This Dragon is now docked at the International Space Station, as the launch was the CRS-11 (11 of 12 planned Commercial Resupply Services for SpaceX.) This was the first time that a Dragon spacecraft was reused, and it brought supplies and science experiments to the ISS. As SpaceX has now done several times, the first stage booster landed back at KSC. This was also the 100th launch from historic pad 39A. Read more about the launch and mission here.

This isn’t the first time Legault has captured the Dragon in flight; he also shot footage of Dragon on its way to the ISS in April of 2014. Recently, he also was able to take multiple images of the ISS passing in front of the Moon:

Lunar transit of the ISS
Expedition 50 with French astronaut Thomas Pesquet on February 4, 2017. Filmed with Celestron C14 EdgeHD and Sony Alpha 7S from Rouen, France (Pesquet’s birth city). Credit and copyright: Thierry Legault. Used by permission.

Thanks to Thierry for sharing his footage and images with Universe Today. Keep track of his amazing work at his website.

Explody Eta Aquarid Meteor Caught in the Act

An Eta Aquarid meteor captured on video by astrophotographer Justin Ng shows an amazing explodingred meteor and what is known as a persistent train — what remains of a meteor fireball in the upper atmosphere as winds twist and swirl the expanding debris.

The meteor pierced through the clouds and the vaporized “remains” of the fireball persisted for over 10 minutes, Justin said. It lasts just a few seconds in the time-lapse.

Here’s the video:

Justin took this footage during an astrophotography tour to Mount Bromo in Indonesia, where he saw several Eta Aquarid meteors. The red, explody meteor occurred at around 4:16 am,local time. The Small Magellanic Cloud is also visible just above the horizon on the left.

Persistent trains occur when a meteoroid blasts through the air, ionizes gases in our atmosphere. Until recently, these have been difficult to study because they are rather elusive. But lately, with the widespread availability of ultra-fast lenses and highly sensitive cameras, capturing these trains is becoming more common, much to the delight of astrophotography fans!

Mount Bromo, 2,329 meters (7600 ft.) high is an active volcano in East Java, Indonesia.

Check out more of Justin’s work at his website, on Twitter, Facebook or G+.

6 May 2017 – Eta Aquarid Captured at Mount Bromo (4K Timelapse) from Justin Ng Photo on Vimeo.

Get Away From It All with these Amazing DTM Views of Mars

By day, Kevin Gill is a software engineer at the Jet Propulsion Laboratory. But on nights and weekends he takes data from spacecraft and turns them into scenes that can transport you directly to the surface of Mars.

Gill is one of many so-called “amateur” image editing enthusiasts that take real, high-resolution data from spacecraft and create views that can make you feel like you are standing on the surface of Mars, or out flying around the Solar System.

Gasa Crater on Mars. Rendered using Autodesk Maya and Adobe Photoshop. HiRISE data processed using HiView and gdal. Credit: NASA/JPL/University of Arizona/USGS/image editing by Kevin Gill.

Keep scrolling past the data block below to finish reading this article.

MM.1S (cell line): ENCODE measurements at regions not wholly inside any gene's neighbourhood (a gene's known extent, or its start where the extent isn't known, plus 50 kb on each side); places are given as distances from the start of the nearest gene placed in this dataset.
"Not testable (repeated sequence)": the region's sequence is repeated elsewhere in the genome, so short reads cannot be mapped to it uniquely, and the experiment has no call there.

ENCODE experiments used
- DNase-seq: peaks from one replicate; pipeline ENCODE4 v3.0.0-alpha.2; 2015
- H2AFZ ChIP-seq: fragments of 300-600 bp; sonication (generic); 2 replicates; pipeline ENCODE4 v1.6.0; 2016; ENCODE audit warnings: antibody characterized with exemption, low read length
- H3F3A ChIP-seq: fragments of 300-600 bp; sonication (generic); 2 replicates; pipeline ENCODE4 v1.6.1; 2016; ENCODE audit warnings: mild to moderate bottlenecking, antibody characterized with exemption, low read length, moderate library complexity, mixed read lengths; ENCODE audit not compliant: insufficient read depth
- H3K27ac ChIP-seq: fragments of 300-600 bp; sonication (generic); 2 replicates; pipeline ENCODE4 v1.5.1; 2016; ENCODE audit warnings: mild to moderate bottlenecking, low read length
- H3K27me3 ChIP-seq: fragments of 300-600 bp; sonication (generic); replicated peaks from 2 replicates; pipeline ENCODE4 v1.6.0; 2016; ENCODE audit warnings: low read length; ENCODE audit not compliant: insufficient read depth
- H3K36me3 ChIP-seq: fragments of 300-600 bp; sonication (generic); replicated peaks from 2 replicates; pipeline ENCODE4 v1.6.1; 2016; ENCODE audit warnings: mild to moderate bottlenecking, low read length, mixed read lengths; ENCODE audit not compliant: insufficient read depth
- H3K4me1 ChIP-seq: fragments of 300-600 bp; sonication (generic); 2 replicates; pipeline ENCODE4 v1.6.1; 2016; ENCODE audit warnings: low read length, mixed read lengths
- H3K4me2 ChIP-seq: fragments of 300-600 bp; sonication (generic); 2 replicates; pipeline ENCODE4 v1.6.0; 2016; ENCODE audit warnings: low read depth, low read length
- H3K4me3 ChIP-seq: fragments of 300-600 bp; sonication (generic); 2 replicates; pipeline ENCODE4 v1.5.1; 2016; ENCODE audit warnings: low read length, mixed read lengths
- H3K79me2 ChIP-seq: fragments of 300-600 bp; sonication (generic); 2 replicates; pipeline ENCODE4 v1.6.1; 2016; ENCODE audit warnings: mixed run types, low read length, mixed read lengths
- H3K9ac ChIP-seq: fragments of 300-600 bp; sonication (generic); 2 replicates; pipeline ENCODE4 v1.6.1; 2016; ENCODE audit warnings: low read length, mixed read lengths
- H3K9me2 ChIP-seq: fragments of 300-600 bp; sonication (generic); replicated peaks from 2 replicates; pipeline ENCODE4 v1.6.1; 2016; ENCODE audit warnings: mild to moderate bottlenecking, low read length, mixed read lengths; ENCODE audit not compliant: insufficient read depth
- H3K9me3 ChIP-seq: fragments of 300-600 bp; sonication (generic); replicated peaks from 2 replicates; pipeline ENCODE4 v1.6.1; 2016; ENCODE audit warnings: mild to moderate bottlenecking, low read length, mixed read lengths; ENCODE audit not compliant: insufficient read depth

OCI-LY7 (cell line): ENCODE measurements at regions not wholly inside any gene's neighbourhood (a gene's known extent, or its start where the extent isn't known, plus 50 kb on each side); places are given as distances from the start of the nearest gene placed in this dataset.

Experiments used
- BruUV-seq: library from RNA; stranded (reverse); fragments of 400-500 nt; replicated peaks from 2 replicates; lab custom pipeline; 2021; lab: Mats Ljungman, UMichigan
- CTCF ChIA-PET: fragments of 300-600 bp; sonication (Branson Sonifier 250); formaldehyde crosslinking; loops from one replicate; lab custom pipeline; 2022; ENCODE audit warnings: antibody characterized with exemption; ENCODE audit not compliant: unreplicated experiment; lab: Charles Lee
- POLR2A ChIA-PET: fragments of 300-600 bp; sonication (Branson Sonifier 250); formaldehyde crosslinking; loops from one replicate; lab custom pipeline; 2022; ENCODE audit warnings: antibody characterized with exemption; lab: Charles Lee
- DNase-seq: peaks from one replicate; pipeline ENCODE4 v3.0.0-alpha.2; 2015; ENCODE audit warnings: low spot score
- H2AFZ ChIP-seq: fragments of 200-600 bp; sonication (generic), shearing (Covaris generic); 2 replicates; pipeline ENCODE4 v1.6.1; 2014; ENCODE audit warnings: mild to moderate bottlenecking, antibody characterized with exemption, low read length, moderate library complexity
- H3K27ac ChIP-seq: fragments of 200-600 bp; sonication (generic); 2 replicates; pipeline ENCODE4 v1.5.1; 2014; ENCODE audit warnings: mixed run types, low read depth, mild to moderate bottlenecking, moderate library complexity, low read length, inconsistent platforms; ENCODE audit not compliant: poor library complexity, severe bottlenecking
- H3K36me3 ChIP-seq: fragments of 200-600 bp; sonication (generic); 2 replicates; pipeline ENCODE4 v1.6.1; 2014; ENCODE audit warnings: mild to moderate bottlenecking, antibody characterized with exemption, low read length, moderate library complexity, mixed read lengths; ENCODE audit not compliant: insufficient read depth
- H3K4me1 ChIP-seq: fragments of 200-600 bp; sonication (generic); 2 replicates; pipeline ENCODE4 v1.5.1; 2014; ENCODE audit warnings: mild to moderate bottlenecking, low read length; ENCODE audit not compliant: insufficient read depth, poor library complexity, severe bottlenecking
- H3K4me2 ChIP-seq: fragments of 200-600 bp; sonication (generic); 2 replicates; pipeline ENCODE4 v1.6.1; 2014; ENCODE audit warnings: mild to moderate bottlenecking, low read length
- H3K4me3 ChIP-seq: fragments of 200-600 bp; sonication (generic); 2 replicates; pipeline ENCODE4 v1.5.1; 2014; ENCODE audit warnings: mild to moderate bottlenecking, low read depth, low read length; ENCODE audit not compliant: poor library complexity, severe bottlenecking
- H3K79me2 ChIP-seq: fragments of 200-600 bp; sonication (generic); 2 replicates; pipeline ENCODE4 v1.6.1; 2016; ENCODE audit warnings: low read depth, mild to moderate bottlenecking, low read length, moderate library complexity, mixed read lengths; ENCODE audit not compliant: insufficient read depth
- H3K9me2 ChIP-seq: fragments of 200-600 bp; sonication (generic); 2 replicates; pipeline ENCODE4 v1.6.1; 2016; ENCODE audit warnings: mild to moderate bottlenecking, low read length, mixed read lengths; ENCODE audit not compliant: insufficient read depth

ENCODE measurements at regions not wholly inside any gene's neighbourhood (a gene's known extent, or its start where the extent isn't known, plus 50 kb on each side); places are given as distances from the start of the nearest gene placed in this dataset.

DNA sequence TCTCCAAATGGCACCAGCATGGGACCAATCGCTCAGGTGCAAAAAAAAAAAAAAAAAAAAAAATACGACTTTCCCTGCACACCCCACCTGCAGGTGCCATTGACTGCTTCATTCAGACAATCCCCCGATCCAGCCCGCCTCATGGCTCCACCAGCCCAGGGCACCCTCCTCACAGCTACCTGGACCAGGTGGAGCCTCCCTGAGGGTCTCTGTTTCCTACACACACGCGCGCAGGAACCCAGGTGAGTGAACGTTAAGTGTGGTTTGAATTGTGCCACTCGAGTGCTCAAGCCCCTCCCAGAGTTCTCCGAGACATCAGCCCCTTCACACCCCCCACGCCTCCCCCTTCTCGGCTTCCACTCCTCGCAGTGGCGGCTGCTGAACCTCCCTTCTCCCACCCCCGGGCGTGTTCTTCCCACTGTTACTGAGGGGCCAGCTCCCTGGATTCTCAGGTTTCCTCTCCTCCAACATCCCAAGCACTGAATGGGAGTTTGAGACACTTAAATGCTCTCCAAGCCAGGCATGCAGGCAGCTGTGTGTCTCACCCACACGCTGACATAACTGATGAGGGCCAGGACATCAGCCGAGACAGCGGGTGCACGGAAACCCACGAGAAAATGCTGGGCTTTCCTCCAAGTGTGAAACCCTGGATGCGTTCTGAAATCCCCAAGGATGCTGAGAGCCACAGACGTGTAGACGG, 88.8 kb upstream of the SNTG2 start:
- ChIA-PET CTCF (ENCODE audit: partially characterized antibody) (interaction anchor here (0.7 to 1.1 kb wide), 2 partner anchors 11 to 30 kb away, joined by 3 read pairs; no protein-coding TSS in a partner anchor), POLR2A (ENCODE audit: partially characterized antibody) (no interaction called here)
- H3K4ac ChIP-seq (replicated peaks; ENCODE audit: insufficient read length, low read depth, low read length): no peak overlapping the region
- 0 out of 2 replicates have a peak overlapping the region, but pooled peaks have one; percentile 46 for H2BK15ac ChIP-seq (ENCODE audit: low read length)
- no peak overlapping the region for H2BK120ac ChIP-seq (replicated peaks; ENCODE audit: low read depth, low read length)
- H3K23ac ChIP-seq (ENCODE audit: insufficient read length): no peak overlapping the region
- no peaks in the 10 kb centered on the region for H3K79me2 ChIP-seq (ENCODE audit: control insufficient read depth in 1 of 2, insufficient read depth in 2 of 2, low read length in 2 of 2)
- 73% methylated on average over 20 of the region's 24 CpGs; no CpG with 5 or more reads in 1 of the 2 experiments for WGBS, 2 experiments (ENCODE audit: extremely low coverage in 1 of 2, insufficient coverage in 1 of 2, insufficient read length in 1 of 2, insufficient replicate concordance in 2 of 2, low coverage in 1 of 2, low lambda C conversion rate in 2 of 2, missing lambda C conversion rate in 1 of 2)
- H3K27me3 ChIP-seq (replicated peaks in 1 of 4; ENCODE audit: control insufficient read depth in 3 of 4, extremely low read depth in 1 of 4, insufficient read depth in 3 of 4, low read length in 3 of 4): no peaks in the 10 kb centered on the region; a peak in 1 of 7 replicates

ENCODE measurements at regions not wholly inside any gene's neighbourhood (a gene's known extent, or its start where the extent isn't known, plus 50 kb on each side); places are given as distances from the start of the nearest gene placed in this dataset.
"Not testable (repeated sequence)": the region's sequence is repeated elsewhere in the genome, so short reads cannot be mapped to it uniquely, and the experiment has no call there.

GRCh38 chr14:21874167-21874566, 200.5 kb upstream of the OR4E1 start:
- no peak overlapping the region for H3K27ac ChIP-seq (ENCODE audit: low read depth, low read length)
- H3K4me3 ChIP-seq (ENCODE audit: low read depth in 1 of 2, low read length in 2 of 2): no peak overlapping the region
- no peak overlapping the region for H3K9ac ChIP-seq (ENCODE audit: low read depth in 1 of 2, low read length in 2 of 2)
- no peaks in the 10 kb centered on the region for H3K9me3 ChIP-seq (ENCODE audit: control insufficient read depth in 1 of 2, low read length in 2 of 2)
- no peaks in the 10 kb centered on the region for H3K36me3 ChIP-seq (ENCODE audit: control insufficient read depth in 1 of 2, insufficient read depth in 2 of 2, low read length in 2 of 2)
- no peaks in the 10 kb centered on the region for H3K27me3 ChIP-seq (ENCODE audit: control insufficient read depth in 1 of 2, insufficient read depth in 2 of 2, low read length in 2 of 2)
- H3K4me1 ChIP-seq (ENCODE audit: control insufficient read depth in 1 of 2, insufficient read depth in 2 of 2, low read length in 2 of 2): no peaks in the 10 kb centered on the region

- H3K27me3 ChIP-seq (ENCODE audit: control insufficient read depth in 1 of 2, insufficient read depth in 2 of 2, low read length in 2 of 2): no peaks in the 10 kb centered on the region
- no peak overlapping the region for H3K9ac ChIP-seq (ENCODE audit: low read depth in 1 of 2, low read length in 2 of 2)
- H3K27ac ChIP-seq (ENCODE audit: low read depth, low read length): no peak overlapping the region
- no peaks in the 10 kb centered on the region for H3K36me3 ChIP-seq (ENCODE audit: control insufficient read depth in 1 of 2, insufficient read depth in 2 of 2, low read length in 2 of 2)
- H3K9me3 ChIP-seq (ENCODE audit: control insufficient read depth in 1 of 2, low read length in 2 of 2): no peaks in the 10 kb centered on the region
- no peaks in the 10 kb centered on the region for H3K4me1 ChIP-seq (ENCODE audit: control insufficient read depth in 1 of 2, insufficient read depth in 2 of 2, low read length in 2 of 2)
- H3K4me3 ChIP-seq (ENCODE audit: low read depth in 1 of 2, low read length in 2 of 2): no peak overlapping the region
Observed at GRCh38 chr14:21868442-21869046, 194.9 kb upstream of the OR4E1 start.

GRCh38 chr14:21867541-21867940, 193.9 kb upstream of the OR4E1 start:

Some of the best data around for these purposes come from the HiRISE camera on board the Mars Reconnaissance Orbiter. Data known as Digital Terrain Model (DTM) files, the HiRISE DTMs are made from two or more images of the same area of a region on Mars, taken from different angles. This data isn’t just for making stunning images or amazing movies. For scientists, DTMs are very powerful research tools, used to take measurements such a elevation information and model geological processes.

So, just how do you go from this DTM image from HiRISE:

DTM image of the Central Peak of Elorza Crater on Mars. Credit: NASA/JPL/University of Arizona/USGS

To this amazing image?

Martian sunrise over the Central Peak of Elorza Crater. Rendered using Autodesk Maya and Adobe Photoshop. HiRISE data processed using HiView and gdal. Credit: NASA/JPL/University of Arizona/USGS/image editing by Kevin Gill

I’m going to let Kevin explain it:

To prep the data, I use Photoshop (to convert the JP2 file to a TIFF), and then standard GIS tools like gdal (Geospatial Data Abstraction Library) to create textures for 3D modeling. Using Autodesk Maya, I input those into a material as a color texture (orthoimagery) or displacement map (the DTM data).

I connect that material to a NURBS plane (sort of like a polygon mesh) that is scaled similarly to the physical properties of the data. I set up a camera at a nice angle (it takes a number of low-resolution test renders to get an angle I like) and let it render.

Then I just pull that render into Photoshop where I have a series of monochromatic color tints which gives the image it’s Martian feel. For the sky, I use either a sky from a MSL MastCam image or one that I took outside with my cell phone. If I’m using a sky I took with my cell phone, I’ll adjust the colors to make it look more like it would on Mars. If the colors in the image are still boring at this point, I may run a HDR adjustment on it in Photoshop.